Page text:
Divine Healing In The Health And Wealth Gospel -- By: Douglas Moo
TrinJ 9:2 (Fall 1988) p. 191
In The Health And Wealth Gospel
Trinity Evangelical Divinity School
The health and wealth gospel differs from evangelical Christianity generally in its emphasis on the physical blessings that believers can — and should — experience in this life. Salvation is for the whole person. Yet traditional Christianity has short-changed this truth by focusing almost exclusively on the soul and on spiritual blessings. So argue prominent health and wealth gospellers such as Kenneth Hagin and Kenneth and Gloria Copeland. And they are determined to right this imbalance by making Christians aware that God has provided in Christ for their material and physical well-being — if only they will reach out and claim these blessings in faith. Most of the proponents of this movement do not seek to downplay the significance of spiritual salvation. What they believe about the basic doctrines of the faith is well within the parameters of orthodoxy. If, indeed, theirs is “another gospel,” it is so not because any basic doctrines have been subtracted, but because certain questionable doctrines have been added.
As the popular name for this growing but amorphous movement suggests, the promises of financial prosperity and physical health are the two pillars of this “gospel.” And, whatever Hagin, the Copelands, and others in the movement may say about their ministries in their more guarded statements, these promises of material well-being loom large in their literature and broadcasts. Other essays in this fascicle are taking a critical look at the “wealth” side of the movement; in this article, we will examine the “health” component.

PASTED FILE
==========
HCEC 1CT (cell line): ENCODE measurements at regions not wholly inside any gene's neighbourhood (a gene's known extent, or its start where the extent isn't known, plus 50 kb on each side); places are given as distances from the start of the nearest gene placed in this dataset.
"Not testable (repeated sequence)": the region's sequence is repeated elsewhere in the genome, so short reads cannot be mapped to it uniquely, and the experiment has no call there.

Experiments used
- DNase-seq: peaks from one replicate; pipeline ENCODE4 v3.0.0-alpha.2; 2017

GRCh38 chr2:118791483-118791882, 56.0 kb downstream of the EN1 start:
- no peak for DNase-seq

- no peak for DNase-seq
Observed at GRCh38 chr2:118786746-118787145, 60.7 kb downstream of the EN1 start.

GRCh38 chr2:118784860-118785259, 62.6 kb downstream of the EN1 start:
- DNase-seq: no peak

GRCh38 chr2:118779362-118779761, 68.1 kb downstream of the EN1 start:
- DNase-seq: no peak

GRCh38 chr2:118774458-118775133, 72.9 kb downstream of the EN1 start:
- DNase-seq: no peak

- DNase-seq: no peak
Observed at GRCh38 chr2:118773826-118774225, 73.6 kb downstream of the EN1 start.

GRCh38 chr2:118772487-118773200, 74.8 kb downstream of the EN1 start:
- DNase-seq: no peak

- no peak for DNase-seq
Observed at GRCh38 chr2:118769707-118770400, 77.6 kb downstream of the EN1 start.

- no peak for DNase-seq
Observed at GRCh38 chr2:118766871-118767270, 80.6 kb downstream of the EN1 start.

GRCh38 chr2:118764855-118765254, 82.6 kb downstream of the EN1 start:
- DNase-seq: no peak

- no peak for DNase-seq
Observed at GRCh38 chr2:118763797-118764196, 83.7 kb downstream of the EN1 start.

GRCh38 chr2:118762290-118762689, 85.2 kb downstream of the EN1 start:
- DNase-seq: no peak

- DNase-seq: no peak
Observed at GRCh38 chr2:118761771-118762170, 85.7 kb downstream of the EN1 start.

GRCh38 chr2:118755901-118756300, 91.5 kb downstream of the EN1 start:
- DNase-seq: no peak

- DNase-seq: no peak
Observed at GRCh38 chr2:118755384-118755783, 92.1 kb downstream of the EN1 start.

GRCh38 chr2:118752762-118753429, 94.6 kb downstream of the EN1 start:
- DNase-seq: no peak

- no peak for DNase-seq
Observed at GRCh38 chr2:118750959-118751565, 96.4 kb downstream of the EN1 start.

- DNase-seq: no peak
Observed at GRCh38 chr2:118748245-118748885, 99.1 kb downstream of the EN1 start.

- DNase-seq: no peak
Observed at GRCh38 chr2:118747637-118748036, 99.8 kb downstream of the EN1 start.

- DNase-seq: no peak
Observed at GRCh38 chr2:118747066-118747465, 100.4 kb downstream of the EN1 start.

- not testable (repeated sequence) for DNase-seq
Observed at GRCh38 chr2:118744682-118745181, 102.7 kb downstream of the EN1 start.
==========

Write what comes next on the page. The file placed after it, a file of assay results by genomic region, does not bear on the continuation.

The focus on physical well-being and healing in the health and wealth gospel — hereafter HWG — has its roots in a century and a half-old tradition. Key figures in this tradition were the “Irvingites” in early nineteenth century Scotland, the Blumhardts in Germany and A.J. Gordon and A.B. Simpson (founder of what came to be the Christian and Missionary Alliance) at the end of the
TrinJ 9:2 (Fall 1988) p. 192
century in America. Divine healing was prominent in Pentecostal circles and in those step-children of the Pentecostals, the charismatics. Oral Roberts is perhaps the best known representative of the charismatic healing movement.1 More recently, the Vineyard movement, associated with John Wimber, has highlighted divine healing as one of those “signs” that should accompany and witness to the present-day manifestation of the kingdom of God in the church.2
While having in...
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